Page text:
USA: Angola 3's Albert Woodfox calls on Obama to release jailed Native American Leonard Peltier

Leonard Peltier has been in jail since the mid-1970s © Jeffry Scott

‘When I look at Leonard Peltier’s case I can almost see myself’ - Albert Woodfox

 

Obama has only a fortnight to grant clemency for Peltier on ‘humanitarian grounds and in the interests of justice’

 

Albert Woodfox, the African American man who was released from jail in the USA last year after spending nearly 43 years in solitary confinement, is calling on President Barack Obama to commute the sentence of Leonard Peltier, the 72-year-old Native American man who has himself been in jail for over 40 years - some of it in solitary confinement - despite concerns over the fairness of his trial.

 

Making the call during the final days of Barack Obama’s presidency, the 69-year-old Woodfox urged the president to end what he called a “travesty of justice” before leaving office on 20 January.

 

There are longstanding concerns about the safety of Peltier’s conviction for his alleged part in the killing of two FBI agents over 40 years ago. 

 

On 26 June 1975, during a confrontation involving members of the American Indian Movement campaign group on the Pine Ridge Indian reservation in South Dakota, FBI agents Ronald Williams and Jack Coler were shot dead. Peltier, who was convicted of their murders in 1977 and sentenced to two consecutive life sentences, never denied being present during the incident but has always denied killing the two men. 

 

A key eyewitness was allegedly coerced into testifying against Peltier following months of FBI harassment and threats, and her damning testimony was used as the basis to extradite Peltier from Canada to face trial. She later retracted her testimony but was not allowed to be called as a defence witness at Peltier’s subsequent trial. There are further concerns about the evidence linking Peltier to the shootings as well as the prosecution’s withholding of evidence that might have assisted his defence. 

 

In February last year Peltier’s lawyers filed a petition for clemency with the US Department of Justice, and a further clemency petition with the Obama administration in March. Parole examiners have so far failed to take mitigating factors into account. Meanwhile, James Reynolds, an attorney who himself played a part in Peltier’s conviction, has added his voice to calls for presidential clemency, saying in a letter to Barack Obama that Peltier’s release would be “in the best interest of justice in considering the totality of all matters involved”.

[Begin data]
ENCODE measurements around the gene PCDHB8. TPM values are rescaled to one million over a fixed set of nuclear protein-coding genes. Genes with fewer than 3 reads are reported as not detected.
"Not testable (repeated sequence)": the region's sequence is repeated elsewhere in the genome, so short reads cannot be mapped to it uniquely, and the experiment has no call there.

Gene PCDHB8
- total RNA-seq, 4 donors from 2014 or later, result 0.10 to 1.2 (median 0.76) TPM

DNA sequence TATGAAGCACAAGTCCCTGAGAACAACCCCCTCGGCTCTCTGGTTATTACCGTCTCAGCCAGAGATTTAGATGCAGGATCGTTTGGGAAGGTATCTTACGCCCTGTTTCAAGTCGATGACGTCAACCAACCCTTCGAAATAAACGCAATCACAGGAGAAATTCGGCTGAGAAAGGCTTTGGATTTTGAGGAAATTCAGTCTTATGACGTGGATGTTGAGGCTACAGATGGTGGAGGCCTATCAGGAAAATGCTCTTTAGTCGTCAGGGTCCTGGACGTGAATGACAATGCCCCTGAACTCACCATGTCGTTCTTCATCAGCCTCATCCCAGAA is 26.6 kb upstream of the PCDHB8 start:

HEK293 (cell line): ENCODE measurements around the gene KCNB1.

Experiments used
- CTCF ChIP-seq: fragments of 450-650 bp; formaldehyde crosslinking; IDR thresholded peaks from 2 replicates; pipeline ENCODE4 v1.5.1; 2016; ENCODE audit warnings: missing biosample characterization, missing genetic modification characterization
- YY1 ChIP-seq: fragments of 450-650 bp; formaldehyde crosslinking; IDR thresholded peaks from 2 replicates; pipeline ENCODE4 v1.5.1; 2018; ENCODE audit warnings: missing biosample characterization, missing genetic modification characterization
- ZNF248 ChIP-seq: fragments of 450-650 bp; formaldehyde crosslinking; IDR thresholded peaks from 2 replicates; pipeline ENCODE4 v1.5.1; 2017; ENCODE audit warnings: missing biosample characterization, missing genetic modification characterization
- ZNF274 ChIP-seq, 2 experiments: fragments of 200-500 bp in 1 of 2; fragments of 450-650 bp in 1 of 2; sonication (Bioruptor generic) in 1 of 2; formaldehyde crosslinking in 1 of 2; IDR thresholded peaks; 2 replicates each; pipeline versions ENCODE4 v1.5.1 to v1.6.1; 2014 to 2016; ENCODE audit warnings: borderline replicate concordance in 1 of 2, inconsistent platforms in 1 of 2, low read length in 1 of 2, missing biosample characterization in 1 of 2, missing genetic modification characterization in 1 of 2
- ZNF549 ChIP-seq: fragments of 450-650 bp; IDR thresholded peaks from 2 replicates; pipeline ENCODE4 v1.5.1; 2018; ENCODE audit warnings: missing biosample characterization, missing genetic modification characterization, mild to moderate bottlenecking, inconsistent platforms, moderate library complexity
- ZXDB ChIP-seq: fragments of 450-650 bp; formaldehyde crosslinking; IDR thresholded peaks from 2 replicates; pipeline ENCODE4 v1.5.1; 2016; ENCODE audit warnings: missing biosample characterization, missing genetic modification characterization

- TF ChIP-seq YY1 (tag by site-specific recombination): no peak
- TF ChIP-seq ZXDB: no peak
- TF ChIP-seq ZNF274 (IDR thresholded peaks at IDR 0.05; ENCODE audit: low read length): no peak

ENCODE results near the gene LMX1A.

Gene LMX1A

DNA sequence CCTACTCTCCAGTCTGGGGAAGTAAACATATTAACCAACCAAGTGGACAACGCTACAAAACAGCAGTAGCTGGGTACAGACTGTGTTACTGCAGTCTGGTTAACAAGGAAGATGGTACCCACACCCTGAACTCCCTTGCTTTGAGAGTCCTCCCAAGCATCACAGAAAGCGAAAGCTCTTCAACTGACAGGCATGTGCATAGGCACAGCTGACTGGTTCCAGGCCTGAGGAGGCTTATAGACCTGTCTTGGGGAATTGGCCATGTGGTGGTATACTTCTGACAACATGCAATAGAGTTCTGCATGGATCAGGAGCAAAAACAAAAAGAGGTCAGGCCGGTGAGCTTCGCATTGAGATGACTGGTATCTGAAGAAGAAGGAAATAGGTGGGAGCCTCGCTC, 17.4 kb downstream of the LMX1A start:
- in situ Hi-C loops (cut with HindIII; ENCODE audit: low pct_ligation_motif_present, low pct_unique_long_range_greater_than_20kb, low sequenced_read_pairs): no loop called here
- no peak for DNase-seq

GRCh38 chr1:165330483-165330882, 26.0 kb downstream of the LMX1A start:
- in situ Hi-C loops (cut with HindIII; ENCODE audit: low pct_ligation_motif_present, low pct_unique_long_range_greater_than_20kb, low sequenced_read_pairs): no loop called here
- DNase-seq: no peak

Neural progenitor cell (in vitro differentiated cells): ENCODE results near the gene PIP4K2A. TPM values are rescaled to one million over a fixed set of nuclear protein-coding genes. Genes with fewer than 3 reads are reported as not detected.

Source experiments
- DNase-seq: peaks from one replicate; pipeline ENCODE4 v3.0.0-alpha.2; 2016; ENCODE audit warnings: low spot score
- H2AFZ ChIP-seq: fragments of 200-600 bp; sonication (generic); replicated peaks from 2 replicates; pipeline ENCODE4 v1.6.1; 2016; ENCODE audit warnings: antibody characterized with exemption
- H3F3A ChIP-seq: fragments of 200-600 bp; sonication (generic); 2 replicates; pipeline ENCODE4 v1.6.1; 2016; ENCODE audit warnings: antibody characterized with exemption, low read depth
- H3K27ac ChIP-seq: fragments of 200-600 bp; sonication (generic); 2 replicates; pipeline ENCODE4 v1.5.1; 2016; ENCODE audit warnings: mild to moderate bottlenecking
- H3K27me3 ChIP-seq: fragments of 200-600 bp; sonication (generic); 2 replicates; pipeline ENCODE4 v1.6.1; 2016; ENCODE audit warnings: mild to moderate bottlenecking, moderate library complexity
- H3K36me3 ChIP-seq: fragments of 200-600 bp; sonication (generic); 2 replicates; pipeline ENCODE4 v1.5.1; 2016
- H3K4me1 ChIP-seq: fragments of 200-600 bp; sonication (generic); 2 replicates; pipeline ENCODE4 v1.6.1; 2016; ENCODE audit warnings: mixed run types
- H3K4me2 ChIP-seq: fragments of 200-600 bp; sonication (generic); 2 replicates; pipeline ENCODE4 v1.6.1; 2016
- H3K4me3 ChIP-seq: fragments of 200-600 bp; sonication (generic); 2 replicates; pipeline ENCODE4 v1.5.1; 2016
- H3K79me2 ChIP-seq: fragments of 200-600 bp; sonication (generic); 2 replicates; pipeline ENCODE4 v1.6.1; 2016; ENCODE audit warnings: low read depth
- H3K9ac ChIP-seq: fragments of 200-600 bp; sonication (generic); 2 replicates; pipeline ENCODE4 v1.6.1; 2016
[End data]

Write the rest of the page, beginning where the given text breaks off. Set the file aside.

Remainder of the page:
Amnesty believes that given all legal remedies have been exhausted and that Peltier has already spent over 40 years in prison and is in poor health, President Obama should commute his sentence and release him on humanitarian grounds and in the interests of justice. Peltier is imprisoned in Florida, approximately 2,000 miles from his family in North Dakota. 

 

Albert Woodfox, who was himself released from Louisiana State Penitentiary (known as “Angola”) in February last year after a long legal battle as part of the “Angola 3” campaign.

 

“When I look at Leonard Peltier’s case I can almost see myself.

 

“It’s tragic that someone can be left to rot behind bars like this, and I know what that can do to you.

 

“President Obama has the power to end this travesty of justice and commute Leonard’s cruel sentence.

 

“Before he leaves office, Mr Obama should ensure Leonard is finally given his freedom.”

 

Amnesty International UK’s Individuals At Risk Campaign Manager Kathy Voss said:

 

“It’s testimony to Albert’s amazing, unbroken spirit that he’s plunged himself into campaigning for others after enduring an incredible 43 years in solitary confinement.

 

“Time is running out if President Obama is to issue a clemency order for Leonard Peltier - he should get on and do it as soon as possible.”

 

Woodfox: from world’s longest solitary confinement prisoner to campaigner

Albert Woodfox, the last member of the “Angola 3” detainees in Louisiana, was released on 19 February 2016, his 69th birthday, a release Amnesty called “long overdue and undeniably just”. 

 

Woodfox, along with another “Angola 3” detainee, Herman Wallace, was convicted of the murder of a prison guard called Brent Miller in 1972. However, no physical evidence linking Woodfox and Wallace to Miller’s murder was ever found, while potentially exculpatory DNA evidence was lost and their convictions were based on questionable inmate testimony. Over the years, documents have emerged suggesting that the main eyewitness was bribed by prison officials into giving statements against the men and that the authorities also withheld evidence about the perjured testimony of another inmate witness. Meanwhile, yet another witness later retracted his testimony.

 

Along with a third Angola prisoner, Robert King, Woodfox and Wallace were placed in solitary confinement for decades. The trio - who are all African American - have always maintained they were punished with prison isolation for having joined the Black Panther Party and calling for prison reforms. King was released in 2001 after 29 years in solitary confinement, while Wallace was released in October 2013 but died of cancer three days later. Until his own release in February, Woodfox spent nearly all of his 43 years at Angola in solitary confinement in a 9ft by 6ft cell - believed to be the longest period of solitary confinement endured by any detainee in modern times.

 

In October, Woodfox and fellow Angola 3 campaigner Robert King visited London to help launch Amnesty International UK’s “Write For Rights” letter-writing campaign. Part of this campaign is a call for clemency for Leonard Peltier.

 

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